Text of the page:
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To identify the receptor for Poly-G oligonucleotides, we used RNA interference to knock down TLR8, MyD88, and IRAK4 in Treg cells, which abolished the ability of Treg cells to respond to Poly-G oligonucleotides (34). Consistent with this result, reverse transcription-PCR revealed that TLR8 was the only receptor that was consistently expressed by naturally occurring as well as antigen-specific Treg cells. We further showed that natural ligands for human TLR8, ssRNA40 and ssRNA33 derived from HIV viral sequences (27), completely reversed the suppressive function of Treg cells, whereas ligands for other TLRs failed to do so. These results suggest that binding and activation of TLR8 by either guanosine-containing DNA or RNA oligonucleotides is the key step in the reversal of Treg suppressive function. Furthermore, although TCR stimulation by antigenic peptides or anti-CD3 antibody is required for suppressive function of Treg cells, activation of TLR8-MyD88 pathway by Poly-G oligonucleotides or ssRNA40 generate a negative signal to block suppressive activity of Treg cells (Fig. 1B). To determine whether Poly-G oligonucleotides can permanently reverse the suppressive function of Treg cells, we found that after treatment of Treg cells with Poly-G oligonucleotides, Treg cells remained nonsuppressive for a few days and then became suppressive, suggesting that reversal of Treg cell function by Poly-G oligonucleotides is temporal. Further studies are needed to investigate regulatory mechanisms of Treg cells by Poly-G oligonucleotides.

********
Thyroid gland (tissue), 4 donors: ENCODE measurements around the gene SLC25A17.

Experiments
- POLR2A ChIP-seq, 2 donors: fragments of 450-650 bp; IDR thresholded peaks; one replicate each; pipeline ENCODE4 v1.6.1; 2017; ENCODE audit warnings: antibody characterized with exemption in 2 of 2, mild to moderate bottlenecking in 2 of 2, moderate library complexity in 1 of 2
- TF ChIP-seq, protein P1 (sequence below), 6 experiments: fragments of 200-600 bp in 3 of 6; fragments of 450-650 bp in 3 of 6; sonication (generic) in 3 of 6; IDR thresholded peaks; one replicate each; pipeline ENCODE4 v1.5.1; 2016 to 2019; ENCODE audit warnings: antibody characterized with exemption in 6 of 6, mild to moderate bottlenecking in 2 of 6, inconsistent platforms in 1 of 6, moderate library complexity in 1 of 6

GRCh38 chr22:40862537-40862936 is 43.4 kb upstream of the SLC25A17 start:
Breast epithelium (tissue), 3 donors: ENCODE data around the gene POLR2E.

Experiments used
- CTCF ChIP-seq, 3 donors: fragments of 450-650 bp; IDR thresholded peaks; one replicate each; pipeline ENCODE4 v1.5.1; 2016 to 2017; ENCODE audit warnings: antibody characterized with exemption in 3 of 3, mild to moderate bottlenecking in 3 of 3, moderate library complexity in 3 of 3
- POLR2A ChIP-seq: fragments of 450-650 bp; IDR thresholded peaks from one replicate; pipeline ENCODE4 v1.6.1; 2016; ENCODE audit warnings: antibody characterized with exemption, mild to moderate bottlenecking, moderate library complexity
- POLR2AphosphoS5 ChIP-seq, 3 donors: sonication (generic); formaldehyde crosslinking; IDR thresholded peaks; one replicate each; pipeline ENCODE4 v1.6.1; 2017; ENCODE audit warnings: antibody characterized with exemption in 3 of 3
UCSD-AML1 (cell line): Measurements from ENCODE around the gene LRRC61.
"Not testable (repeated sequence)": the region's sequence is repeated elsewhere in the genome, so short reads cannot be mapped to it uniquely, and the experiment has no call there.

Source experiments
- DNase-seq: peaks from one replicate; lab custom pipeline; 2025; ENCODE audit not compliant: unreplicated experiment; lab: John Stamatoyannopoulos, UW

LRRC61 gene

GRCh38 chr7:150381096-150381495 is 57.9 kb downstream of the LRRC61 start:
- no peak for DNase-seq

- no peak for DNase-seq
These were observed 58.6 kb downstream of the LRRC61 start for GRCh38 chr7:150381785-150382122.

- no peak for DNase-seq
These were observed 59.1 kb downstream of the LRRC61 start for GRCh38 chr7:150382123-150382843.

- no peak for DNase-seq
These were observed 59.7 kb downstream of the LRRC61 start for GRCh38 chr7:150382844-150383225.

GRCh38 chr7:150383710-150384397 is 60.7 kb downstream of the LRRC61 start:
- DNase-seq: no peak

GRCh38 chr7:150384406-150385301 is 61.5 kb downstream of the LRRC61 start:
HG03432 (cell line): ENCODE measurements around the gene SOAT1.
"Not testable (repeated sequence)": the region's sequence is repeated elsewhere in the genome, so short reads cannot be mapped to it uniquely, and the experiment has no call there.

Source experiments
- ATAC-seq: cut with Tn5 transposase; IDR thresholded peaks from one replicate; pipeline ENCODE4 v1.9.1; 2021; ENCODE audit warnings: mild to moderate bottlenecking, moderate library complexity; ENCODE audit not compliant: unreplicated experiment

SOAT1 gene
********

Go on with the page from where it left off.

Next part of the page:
To test whether Poly-G oligonucleotides can trigger murine TLR8 for functional reversal of Treg cells, we isolated and purified murine CD4+CD25+ Treg cells and assessed for their ability to respond to TLR ligands. Murine Treg cells were capable of suppressing the proliferation of naive CD4+ T cells, but Poly-G oligonucleotides could not reverse the suppressive activity of murine Treg cells1, which is consistent with previous findings that TLR8 is not functional in mice (35). Further studies are required to show the potential function of murine TLR8. For this reason, we developed a human tumor model by s.c. injecting human 586mel tumor cells into Rag1−/− (T and B cell deficient) mice for testing effects of reversal of human Treg cells by Poly-G on antitumor immunity in vivo. We selected human CD8+ TIL586 T cells that were isolated from a melanoma patient and had the ability to recognize and kill autologous tumor cell line 586mel as effector T cells (36), whereas Treg102 cells served antigen-specific Treg cells as previously described (9). Although 586mel tumor cells could grew progressively, their growth was inhibited when autologous tumor-specific CD8+ TIL586 cells were i.v. injected 3 days later. However, coinjection of tumor-bearing mice with CD8+ TIL586 and Treg102 cells led to more aggressive tumor growth than 586mel cells alone, suggesting that the Treg102 cells exerted inhibitory effects on antitumor immunity. By contrast, adoptive transfer of TIL586 cells and Poly-G10-treated Treg cells restored, and in some cases enhanced, antitumor immunity. These studies showed that treatment of Treg cells with Poly-G oligonucleotides could reverse immune suppression normally mediated by Treg cells, thus providing a rationale to further evaluate its in vivo function in cancer patients in future studies.